You receive fewer results, and some that are unrelated (“African slave trade”?), but the cool thing about commons.wikimedia.org is that when you click on the image you get all the info you need about how you can use it. For example, when I click on the first image of the lion yawning, I see that I am free to use the image however I want. It is available in several size images (including a massive 4,896 × 3,264 pixel file). I know that the author of the image is named Yathin S. Krishnappa. And I know that he would like me to give him attribution should I choose to use it.

Here it is:

Male lion yawning in the Kgalagadi Transfrontier Park, Botswana/South Africa by Yathin S. Krishnappa.

Not all images found here require attribution, but most do.

Other websites, usually associated with for-profit stock photo websites, often offer free use of images without requiring attribution, but they may require you to register by giving them some information such as your email. I don’t want to recommend any particular one over another, but search Google again for “copyright free images” and you’ll find some sites. Here are a couple of images I found that I can use either personally or commercially with no attribution required:

Because there are so many choices, you may be tempted to overlook pay stock photo websites. But if you want high quality and a large selection this may be an option for you, especially since the copyright is cut and dried. For example, shutterstock.com is one of the biggest stock photo companies on the internet. I could get an image from them to use however I want (with a few exceptions) for around $15. Not a huge investment.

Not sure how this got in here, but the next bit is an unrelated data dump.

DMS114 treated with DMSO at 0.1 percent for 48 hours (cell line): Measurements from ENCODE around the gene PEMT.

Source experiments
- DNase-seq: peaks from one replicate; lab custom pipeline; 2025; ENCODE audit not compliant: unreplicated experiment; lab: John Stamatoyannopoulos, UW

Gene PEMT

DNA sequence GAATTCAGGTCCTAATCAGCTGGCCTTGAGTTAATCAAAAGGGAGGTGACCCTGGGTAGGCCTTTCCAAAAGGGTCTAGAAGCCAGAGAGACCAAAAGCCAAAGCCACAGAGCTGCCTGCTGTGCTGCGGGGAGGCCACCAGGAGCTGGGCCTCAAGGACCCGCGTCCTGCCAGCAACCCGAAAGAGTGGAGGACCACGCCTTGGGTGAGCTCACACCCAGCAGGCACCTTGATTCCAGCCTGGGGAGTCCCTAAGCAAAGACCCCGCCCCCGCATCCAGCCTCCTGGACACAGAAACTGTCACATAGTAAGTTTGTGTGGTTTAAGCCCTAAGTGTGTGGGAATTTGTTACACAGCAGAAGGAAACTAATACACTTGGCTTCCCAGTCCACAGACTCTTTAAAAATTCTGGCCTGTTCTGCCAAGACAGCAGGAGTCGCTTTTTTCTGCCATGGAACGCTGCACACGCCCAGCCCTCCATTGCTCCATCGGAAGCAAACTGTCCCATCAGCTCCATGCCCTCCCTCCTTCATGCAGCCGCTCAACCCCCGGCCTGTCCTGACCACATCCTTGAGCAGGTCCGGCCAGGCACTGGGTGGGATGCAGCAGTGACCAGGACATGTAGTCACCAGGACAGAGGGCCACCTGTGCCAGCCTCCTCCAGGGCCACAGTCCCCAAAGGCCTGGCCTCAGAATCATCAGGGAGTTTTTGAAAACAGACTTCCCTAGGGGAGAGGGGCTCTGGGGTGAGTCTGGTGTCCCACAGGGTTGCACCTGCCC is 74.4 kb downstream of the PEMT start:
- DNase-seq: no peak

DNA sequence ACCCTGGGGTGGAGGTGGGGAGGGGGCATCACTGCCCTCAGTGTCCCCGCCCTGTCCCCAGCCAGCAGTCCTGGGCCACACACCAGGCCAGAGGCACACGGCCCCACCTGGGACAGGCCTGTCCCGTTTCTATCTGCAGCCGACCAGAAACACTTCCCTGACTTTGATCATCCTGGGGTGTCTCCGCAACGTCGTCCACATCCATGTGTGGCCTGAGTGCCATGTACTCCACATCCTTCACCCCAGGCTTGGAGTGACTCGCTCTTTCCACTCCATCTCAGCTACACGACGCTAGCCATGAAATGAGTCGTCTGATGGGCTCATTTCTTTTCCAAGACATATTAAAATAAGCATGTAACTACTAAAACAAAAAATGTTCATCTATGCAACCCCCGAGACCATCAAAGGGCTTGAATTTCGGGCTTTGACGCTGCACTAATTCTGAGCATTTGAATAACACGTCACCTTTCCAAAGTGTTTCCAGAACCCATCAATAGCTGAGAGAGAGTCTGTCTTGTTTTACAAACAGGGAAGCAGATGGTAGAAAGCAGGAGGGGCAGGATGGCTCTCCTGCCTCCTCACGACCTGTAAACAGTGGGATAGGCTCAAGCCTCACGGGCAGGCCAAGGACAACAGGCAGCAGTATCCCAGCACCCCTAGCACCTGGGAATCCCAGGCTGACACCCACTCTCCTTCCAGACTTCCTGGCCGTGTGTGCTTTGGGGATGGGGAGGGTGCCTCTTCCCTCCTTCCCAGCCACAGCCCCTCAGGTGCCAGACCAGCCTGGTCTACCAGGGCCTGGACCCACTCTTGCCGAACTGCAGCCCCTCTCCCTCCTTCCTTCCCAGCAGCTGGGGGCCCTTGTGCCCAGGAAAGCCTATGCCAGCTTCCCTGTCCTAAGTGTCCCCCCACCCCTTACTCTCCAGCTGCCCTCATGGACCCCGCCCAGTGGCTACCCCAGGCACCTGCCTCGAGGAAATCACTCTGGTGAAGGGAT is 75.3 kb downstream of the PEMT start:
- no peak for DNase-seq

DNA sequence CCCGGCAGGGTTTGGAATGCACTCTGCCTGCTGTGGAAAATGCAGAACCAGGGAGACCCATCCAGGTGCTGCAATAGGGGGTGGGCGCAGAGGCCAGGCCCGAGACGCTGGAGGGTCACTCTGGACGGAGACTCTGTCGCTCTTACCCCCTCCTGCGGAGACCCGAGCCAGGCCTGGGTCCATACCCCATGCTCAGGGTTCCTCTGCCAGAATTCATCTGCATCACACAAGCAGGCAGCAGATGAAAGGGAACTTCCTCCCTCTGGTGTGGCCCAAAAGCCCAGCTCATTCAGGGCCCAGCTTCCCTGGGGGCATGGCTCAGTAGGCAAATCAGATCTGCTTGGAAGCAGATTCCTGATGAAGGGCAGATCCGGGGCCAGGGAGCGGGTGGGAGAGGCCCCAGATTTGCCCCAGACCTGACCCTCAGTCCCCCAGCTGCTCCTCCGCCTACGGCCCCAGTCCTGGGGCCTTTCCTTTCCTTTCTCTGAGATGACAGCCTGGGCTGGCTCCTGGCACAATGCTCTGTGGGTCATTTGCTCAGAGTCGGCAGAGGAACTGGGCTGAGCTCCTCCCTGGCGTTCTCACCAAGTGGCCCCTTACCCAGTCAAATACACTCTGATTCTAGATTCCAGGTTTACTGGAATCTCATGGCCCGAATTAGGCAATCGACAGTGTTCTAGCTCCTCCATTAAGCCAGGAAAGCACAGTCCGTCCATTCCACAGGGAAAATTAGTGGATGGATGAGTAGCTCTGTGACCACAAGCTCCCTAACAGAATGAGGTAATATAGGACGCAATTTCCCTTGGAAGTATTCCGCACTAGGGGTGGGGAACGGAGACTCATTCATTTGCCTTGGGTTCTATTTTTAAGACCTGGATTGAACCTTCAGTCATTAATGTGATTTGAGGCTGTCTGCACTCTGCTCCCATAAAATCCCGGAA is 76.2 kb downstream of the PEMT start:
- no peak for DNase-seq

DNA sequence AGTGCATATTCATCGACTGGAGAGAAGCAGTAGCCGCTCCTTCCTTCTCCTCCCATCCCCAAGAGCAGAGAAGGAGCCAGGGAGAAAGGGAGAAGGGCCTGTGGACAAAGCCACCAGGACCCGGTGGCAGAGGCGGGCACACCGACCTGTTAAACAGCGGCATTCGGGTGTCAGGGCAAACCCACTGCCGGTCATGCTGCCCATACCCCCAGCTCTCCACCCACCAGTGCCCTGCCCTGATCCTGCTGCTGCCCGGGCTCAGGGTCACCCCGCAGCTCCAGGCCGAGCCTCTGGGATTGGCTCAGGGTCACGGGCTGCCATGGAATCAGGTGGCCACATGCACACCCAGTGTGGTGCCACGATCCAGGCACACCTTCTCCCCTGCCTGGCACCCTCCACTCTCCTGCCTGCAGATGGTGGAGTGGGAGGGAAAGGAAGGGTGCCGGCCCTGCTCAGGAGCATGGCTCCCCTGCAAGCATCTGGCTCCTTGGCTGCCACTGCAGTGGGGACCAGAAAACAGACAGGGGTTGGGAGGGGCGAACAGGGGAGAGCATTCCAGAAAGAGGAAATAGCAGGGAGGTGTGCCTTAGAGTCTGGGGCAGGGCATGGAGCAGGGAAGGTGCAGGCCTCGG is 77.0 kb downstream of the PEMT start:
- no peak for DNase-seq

Old School and Really Old School

Of course, you don’t have to use the internet. Back in the day, when Hector was a pup and Homer was in diapers, we had these things called books. Before the age of the internet, publishers, such as Dover Publications in particular, were the place to turn for  copyright-free clip art to be used in design, advertising, and illustration. These were an invaluable resource for graphic designers and other artists. Dover continues to publish these books and often now includes pre-digitized, ready-to-use images available on CD-ROM.

A lion found in Animal Illustrations by Dover Publications.

Images like this lion are often black and white, which is either a drawback (if you want realistic colors) or an advantage (if you want to use non-realistic colors). (See “Tickled Pink” below for an example of a non-realistic color treatment of a black and white original.)

Many of these images are so old the copyright has expired (if they ever had one). Anything published before 1923 in the United States is in the “public domain.” When I was doing lots of smaller fish quilts, I used a book of antique, color fish prints as inspiration. I used them without worry of infringing copyright because of their age.

Fish of the World by Hiroshi Aramata. I used images from this book for inspiration for the hundreds of small framed fish quilts I created in the 1990s and early 2000s.
A sample spread from the book. In some cases, such as the blue and yellow grouper on the left hand page, I recreated the image nearly as is. But most often I simply used the images as inspiration for color and form, free-hand cutting the fabric shapes with scissors. Sticky notes still mark some of my favorite pages.
“Ocean-Tide Grouper”copyright © 1998 by Susan Carlson. This fish was one of the few that remained relatively true to the source material.

Another time I used a public domain image is in my quilt “Tickled Pink” which is based on German artist Albrecht Dürer’s famous woodcut “Rhinocerus” from the year 1515.